Uniform distinctions between Union soldiers and Confederate soldiers were many, but the colors of their uniforms became the iconic identifier of Civil War tradition. It was enough to say “blue” and “grey” to connect the two sides in speeches and in stories, but this was not always the case.
Early in the Civil War, as the states seceded, officers and soldiers chose sides, and the United States split completely in two, with many on both sides still wearing Union blue. After all, no one is going to throw away good pants just because they’re the wrong color.
At least, not at the time.
Blue had been the uniform color of the United States Army since the days of the Revolutionary War. When the Civil War broke out in 1861, most Confederate Army troops were still wearing their Federal uniforms, dyed Union blue. The US military was not about to change, but the confusion on the battlefield caused by the uniform meant that the south had to make a change.
Even as the Battle of Bull Run marked the beginning of a long and bloody conflict, Confederate soldiers wore a hodgepodge of different uniforms. Some were provided by the Confederate government, others by their respective states. A kind of uniformity had to be introduced.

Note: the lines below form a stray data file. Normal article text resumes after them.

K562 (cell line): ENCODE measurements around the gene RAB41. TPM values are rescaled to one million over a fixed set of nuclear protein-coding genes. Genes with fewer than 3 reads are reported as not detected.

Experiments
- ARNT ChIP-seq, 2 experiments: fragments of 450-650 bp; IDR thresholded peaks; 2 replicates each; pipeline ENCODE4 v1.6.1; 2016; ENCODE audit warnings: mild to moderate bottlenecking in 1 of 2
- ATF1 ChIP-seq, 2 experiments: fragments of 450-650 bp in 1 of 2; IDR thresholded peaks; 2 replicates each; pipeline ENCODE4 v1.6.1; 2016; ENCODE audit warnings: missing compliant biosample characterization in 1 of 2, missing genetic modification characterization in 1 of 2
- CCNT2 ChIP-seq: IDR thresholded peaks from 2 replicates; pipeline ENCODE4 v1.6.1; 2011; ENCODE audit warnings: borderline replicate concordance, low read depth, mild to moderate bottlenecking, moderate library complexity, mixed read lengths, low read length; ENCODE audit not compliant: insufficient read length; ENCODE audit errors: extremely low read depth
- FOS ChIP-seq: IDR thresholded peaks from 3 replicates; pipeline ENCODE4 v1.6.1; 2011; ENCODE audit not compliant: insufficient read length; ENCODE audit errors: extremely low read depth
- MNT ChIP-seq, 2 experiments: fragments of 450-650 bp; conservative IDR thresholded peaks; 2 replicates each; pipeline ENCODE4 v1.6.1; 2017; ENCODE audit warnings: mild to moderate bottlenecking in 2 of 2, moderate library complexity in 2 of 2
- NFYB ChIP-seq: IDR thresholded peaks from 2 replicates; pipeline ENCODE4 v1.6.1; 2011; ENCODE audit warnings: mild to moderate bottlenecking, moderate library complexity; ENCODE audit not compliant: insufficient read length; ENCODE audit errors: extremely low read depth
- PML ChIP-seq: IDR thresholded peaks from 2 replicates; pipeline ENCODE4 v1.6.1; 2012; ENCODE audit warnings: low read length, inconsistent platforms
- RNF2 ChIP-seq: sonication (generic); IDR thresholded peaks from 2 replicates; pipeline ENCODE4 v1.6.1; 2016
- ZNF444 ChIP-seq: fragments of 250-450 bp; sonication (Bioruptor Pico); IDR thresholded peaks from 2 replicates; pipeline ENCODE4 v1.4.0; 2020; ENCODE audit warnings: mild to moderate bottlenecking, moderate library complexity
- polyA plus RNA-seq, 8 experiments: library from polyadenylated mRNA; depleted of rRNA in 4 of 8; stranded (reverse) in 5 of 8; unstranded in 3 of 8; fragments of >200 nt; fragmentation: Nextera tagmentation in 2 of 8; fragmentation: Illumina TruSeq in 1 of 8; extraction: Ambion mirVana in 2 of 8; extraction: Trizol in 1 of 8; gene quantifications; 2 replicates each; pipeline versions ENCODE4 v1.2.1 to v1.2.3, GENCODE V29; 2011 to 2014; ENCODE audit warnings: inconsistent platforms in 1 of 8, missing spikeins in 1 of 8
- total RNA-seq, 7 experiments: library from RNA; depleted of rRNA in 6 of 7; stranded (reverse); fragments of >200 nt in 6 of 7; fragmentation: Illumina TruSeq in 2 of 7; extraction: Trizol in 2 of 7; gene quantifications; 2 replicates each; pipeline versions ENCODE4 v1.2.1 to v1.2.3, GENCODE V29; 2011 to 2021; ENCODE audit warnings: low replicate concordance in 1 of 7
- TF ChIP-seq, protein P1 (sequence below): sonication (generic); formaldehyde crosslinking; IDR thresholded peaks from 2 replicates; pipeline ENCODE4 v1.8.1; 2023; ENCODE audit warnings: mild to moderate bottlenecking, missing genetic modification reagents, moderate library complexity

After the Mexican–American War, the U.S. Army considered adopting a bluish-gray cotton uniform to replace the standard blue wool uniform in hot weather. As the army could not afford these uniforms, the idea was dropped.
Local militias in the south, however, were responsible for procuring their own uniforms and adopted the proposed blue-gray cotton uniform because gray dye was plentiful in the south and cotton was king. The use of the hot weather uniform almost became a political statement of support for the south and supported southern states economically.
When the need arose to distinguish between the two sides (so they could stop killing friendly soldiers and shoot the real enemy), the north retained their blue uniform while the south fully adopted the gray cotton version. It made sense, economically and strategically.
Many other colors used on U.S. Army uniforms were also adopted for Confederate uniforms. This includes color differences in the facings and trimmings of their coats. Union uniforms featured red trim for artillery, blue for infantry, and yellow for cavalry troops. As southern military tradition originated with the United States Army, Confederate uniforms also adopted these colors and meanings.
As the war continued and the Union’s grip on southern material imports and production tightened, gray dye also became scarce. Confederate uniforms began to take on another color, musk brown. Southern musk trees had been used as a dye since Cherokee times and homemade Confederate uniforms were sometimes dyed this color, especially when they began to be made in southern homes. The light brown hue became so prevalent towards the end of the war that rebel soldiers began to be referred to as “butternuts”.
Despite the lack of gray towards the end, Confederate Army gray became the distinctive color of the Rebel forces through most of the Civil War. Blue stealing Gray is the image that has endured over the decades, as iconic as the idea of brother fighting brother.